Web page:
Six experimental tests were conducted in a demonstration reactor. These tests are classified into two groups: air gasification (case 1 and 2) and air&steam gasification (case 3 to 6). In all these cases, the plasma gasification and melting of MSW produced a   syngas with a lower heating value of 6.0-7.0 MJ/Nm3. By comparing the syngas yield and calorific value, the study found out that the steam and air mixture is a better gasification agent than pure air. It is also discovered that the operation parameters seriously influence the operation of the PGM process.

A zero-dimensional kinetic free model was built up to investigate the influence of operation parameters. The model was developed using the popular process simulation software Aspen Plus. In this model, the whole plasma gasification and melting process was divided into four layers: drying, pyrolysis, char combustion&gasificaiton, and plasma melting. Mass and energy balances were considered in all layers. It was proved that the model is able to give good agreement of the syngas yield and composition. This model was used to study the influence of ER, S/F and PER on average gasification temperature, syngas composition and syngas yield. It is pointed out that a common problem for the PGM air gasification is the incomplete char conversion due to low ER value. Both increasing plasma power and feeding steam is helpful for solving this problem. The syngas quality can also be improved by reasonably feeding high temperature steam into the reactor.  

In order to provide detailed information inside the reactor, a two-dimensional steady model was developed for the PGM process. The model used the Euler-Euler multiphase approach. The mass, momentum and energy balances of both gas and solid phases are considered in this model. The model described the complex chemical and physical processes such as drying, pyrolysis, homogeneous reactions, heterogeneous char reactions and melting of the inorganic components of MSW. The rates of chemical reactions are controlled by kinetic rates and physical transport theories. The model is capable of simulating the pressure fields, temperature fields, and velocity fields of both phase, as well as variations of gas and solid composition insider the reactor. This model was used to simulate both air gasification and air&steam gasification of MSW in the PGM reactor.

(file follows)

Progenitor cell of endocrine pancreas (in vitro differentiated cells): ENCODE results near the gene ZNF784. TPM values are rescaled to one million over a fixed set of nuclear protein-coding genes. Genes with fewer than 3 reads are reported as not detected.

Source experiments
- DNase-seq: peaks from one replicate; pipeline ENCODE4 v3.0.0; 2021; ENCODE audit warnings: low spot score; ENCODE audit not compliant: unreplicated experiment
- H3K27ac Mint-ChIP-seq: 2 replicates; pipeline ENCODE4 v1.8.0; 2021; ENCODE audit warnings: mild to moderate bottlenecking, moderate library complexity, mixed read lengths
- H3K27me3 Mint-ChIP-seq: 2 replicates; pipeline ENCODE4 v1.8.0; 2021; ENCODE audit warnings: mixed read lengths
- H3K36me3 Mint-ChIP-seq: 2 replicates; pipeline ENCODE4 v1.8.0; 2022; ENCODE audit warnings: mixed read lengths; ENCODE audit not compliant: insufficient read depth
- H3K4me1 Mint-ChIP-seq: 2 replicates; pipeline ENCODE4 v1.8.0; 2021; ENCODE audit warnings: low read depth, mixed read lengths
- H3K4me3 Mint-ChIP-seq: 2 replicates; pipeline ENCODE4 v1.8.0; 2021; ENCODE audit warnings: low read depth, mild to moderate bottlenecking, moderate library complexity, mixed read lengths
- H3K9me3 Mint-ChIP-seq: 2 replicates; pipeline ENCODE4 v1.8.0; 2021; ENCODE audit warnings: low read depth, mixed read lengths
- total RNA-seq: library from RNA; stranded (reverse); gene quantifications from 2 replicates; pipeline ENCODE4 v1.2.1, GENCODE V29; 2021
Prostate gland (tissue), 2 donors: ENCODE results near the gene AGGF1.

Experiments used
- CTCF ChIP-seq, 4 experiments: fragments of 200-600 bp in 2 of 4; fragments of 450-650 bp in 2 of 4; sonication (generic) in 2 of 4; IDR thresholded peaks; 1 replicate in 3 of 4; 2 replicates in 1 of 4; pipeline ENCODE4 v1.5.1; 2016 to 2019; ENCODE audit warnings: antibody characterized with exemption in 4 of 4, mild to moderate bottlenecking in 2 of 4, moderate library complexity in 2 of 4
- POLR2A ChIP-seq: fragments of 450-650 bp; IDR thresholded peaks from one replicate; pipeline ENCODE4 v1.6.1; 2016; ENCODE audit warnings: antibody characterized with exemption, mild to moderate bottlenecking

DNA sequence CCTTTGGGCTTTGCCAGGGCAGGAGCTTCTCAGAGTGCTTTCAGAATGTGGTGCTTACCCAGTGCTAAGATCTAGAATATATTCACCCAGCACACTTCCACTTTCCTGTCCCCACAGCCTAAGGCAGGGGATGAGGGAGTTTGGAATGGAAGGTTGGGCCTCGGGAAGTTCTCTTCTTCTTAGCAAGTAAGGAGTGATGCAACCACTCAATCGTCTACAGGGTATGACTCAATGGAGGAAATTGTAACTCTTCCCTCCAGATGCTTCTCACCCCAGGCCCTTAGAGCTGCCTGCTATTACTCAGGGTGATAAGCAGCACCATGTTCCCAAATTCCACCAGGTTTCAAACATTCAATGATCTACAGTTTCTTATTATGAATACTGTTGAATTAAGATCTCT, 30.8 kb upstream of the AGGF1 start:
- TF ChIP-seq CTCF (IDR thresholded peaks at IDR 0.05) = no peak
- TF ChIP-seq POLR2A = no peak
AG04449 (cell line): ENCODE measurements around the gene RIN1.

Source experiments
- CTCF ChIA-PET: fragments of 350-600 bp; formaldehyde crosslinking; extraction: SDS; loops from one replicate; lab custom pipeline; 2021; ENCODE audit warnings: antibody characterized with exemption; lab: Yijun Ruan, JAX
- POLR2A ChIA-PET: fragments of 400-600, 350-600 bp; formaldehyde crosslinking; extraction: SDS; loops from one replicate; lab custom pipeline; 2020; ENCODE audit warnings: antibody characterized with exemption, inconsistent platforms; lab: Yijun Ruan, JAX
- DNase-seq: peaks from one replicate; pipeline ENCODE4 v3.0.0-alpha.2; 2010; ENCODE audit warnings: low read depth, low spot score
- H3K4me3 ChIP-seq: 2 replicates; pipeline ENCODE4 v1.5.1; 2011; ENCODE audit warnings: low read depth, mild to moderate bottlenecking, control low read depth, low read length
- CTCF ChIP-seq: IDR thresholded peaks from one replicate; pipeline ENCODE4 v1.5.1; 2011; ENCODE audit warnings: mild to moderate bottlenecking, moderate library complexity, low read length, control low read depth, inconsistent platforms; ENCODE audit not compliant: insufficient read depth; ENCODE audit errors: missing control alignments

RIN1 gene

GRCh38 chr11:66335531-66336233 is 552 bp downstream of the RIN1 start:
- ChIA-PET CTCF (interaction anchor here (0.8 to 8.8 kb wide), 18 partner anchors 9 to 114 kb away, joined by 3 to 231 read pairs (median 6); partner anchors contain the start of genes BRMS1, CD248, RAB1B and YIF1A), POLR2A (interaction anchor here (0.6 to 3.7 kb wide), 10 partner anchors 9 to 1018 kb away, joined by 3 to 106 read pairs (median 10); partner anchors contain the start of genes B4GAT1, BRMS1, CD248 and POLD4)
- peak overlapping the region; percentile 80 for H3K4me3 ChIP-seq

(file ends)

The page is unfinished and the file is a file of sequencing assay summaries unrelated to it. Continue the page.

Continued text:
For PGM air gasification, simulated results showed that when ER varies from 0.043 to 0.077, both the syngas yield and cold gas efficiency demonstrated a trend of increasing. This is explained mainly by the increase of char conversion rate with ER. However, the increase of ER was restricted by peak temperature inside the fixed-bed reactor. Therefore, it is not suggested to use only air as gasification in the PGM process. The influence of plasma power is not obvious when PER varies from 0.098 to 0.138.

 The positive influences of steam addition on cold gas efficiency and syngas lower-heating-value are confirmed by the simulation results of PGM air&steam gasification. The main effect of steam addition is the rouse of water shift reaction, which largely accelerates the char conversion and final yields of hydrogen and carbon dioxide. The effect of steam injection is affected by steam feeding rate, air feeding rate and plasma power.

Based on the above modeling work, Interactions between operation parameters were discussed. Possible operation extents of operation parameters are delimitated. The optimal points aiming at obtaining maximum syngas LHV and system CGE are suggested.

Place, publisher, year, edition, pages
Stockholm: KTH Royal Institute of Technology, 2011. xiv, 87 p.
Mathematical modeling, plasma gasification, municipal solid waste, fixed-bed
National Category
Energy Systems
urn:nbn:se:kth:diva-47451 (URN)978-91-7501-141-7 (ISBN)
Public defence
2011-11-25, Entreplan (D2), Lindstedtsvägen 5, KTH, Stockholm, 10:00 (English)
Available from: 2011-11-14 Created: 2011-11-09 Last updated: 2011-11-14Bibliographically approved